Monday, September 10, 2012

September 10 - Tennessee Civil War Notes

10, President of the Nashville and Chattanooga railroad receives instructions relative to executing duties as Assistant Quartermaster General for Tennessee and adjoining states
RICHMOND, VA., September 10, 1861.
Maj. V. K. STEVENSON, Assistant Quartermaster, Richmond, Va.:
SIR: In assuming the duties of chief of the quartermaster's department in the States of Tennessee, Kentucky, Missouri, and Arkansas, Nashville, in Tennessee, is designated as the point at which your principal depot of supplies will be established and where you will be stationed. The objects confided to your supervision empower you to established sub-depots at the most eligible points within the district of country designated above for supplying the various divisions of the army in the field, as also the several military camps. The clothing for the army in sufficient quantities for the several commands is an object of the utmost solicitude, and to keep up the necessary supply you will please direct your especial attention. Tents, camp kettles, mess-pans, axes, spades, picks, crowbars, hatchets, &c., comprise the camp and garrison equipage that you will be called upon to furnish from time to time, and which should be renewed in anticipation of demands for it.
The item of transportation, so essential to the successful movement of troops on campaign, you should at once organize, by collecting at convenient points wagons, harness, and draft animals adequate to the magnitude of the military operations that will be conducted during the war. The cities of New Orleans and Mobile are now the depots for supplying large bodies of troops. At these points officers of the Quartermaster's Department are stationed for the purpose--Maj. I. T. Winnemore at New Orleans and Mr. Julius Hessee at Mobile. Should circumstances render it necessary for you to seek supplies in those markets, you should do so through the agents named. Maj. W. J. Anderson is the depot quartermaster at Memphis and Maj. George W. Clarke at Fort Smith, Ark. Maj. Clarke has been drawing supplies for Gen. McCulloch's command from New Orleans. In future you will supply them. From your perfect familiarity with the resources of the States in which your operations will be conducted, it is which the utmost confidence you are intrusted with the high duties of your office. Funds will be remitted you on your estimates for purchasing supplies and disbursement for hire of houses, labor, &c. Make your estimates in time, and designate how they should be sent and the kind; how much in Confederate bonds and how much in Treasury notes. Clerks are limited to $1,000 per annum.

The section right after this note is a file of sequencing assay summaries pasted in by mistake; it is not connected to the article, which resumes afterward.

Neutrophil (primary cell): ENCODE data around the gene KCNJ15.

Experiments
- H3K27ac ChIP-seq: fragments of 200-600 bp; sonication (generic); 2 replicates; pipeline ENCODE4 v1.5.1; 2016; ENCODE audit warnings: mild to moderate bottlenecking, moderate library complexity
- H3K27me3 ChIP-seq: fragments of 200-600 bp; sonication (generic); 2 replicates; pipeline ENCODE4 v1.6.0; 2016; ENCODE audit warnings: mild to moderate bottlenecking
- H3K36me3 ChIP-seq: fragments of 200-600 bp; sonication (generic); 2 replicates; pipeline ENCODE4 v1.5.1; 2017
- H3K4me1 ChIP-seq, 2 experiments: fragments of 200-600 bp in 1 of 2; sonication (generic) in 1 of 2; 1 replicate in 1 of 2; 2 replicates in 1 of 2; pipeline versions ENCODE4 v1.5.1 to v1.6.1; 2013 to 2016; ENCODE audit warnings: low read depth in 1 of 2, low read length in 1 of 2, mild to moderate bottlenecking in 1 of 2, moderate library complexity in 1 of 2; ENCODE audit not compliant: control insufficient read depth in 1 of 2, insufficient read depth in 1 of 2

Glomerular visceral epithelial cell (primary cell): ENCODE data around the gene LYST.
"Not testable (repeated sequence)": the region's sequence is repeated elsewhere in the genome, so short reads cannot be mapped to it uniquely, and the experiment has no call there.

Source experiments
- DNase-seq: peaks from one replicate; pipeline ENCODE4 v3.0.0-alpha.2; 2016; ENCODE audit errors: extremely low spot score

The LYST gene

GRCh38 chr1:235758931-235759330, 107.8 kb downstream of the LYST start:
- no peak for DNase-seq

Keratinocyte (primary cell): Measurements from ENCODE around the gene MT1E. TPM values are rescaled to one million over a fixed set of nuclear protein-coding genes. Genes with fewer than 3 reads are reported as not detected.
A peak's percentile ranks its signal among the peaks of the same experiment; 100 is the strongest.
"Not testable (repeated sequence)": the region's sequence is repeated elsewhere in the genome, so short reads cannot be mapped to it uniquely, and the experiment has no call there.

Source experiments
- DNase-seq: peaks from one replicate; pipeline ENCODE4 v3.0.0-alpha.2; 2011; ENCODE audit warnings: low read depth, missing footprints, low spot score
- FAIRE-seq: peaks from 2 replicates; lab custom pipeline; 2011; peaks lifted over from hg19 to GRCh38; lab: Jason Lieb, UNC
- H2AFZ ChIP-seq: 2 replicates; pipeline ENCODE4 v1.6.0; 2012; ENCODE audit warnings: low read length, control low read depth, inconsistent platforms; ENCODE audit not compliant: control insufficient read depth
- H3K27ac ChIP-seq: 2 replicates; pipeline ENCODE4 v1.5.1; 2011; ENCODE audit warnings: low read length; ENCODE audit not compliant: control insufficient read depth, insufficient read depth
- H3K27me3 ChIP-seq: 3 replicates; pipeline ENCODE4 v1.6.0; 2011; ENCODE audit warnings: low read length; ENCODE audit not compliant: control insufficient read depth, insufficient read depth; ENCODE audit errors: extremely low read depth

A. C. MYERS, Quartermaster-Gen.
OR, Ser. I, Vol. 52, pt. I, pp. 142-143.

10, “Warning to Fast Young Men.”
Yesterday afternoon a young man, clerk in one of our large stores on Main street, succeeded in obtaining a pass to Vicksburg for a prostitute, by palming her off as a respectable northern lady on her way to visit a sick brother in the army. The true character of the female being discovered soon after she and her gallant left the Provost Marshal’s office, the hopeful pair were brought back under arrest. The gentleman (?) [sic] receives free board and lodging in the Irving Hotel until his examination takes place, while the fair, frail one was permitted to depart in peace.
Memphis Bulletin, September 10, 1863.

10, Skirmish at Woodbury
SEPTEMBER 10, 1864.--Skirmish at Woodbury, Tenn.
Report of Col. Thomas J. Jordan, Ninth Pennsylvania Cavalry.
HDQRS. NINTH PENNSYLVANIA CAVALRY, Woodbury, Tenn., September 10, 1864.
MAJ.: I respectfully report that at 2 p.m., as my command was approaching Stone's River, on the edge of Woodbury, that my advance fell upon a detachment of rebels under the command of Lieut.-Col. Anderson, Fourth [Eighth] Tennessee (rebel) Cavalry, numbering 150. The attack was made by the enemy, and was very spirited for a few minutes, till I could get my men in position. In ten minutes the enemy began to retreat in the direction of Auburn toward Lebanon. I followed them three miles, capturing 4 of the enemy, 2 of whom are very badly wounded. In the action I had 2 men wounded, 1 very badly, and 1 disabled by his horse falling on him during the charge. The prisoners say that they are detailed from Williams' division, and that they left the command as a scouting party and to communicate with Wheeler. They were within six miles of Sparta when detailed, and followed a road, leaving McMinnville to the left as they came here. They say Williams passed through McMinnville day before yesterday afternoon, and is now at Sparta. I will encamp on the Murfreesborough road, two miles from Woodbury to-night, and send back my wounded. The ambulances and detail will return, so that I can march in the morning, and will bring any orders you may have to send. There are several of the enemy badly wounded in this neighborhood whom I will parole to report to you at Murfreesborough as soon as they are able to travel.
Respectfully reported.
THOS. J. JORDAN, Col. Ninth Pennsylvania Cavalry.
OR, Ser. I, Vol. 39, pt. I, pp. 501-502.

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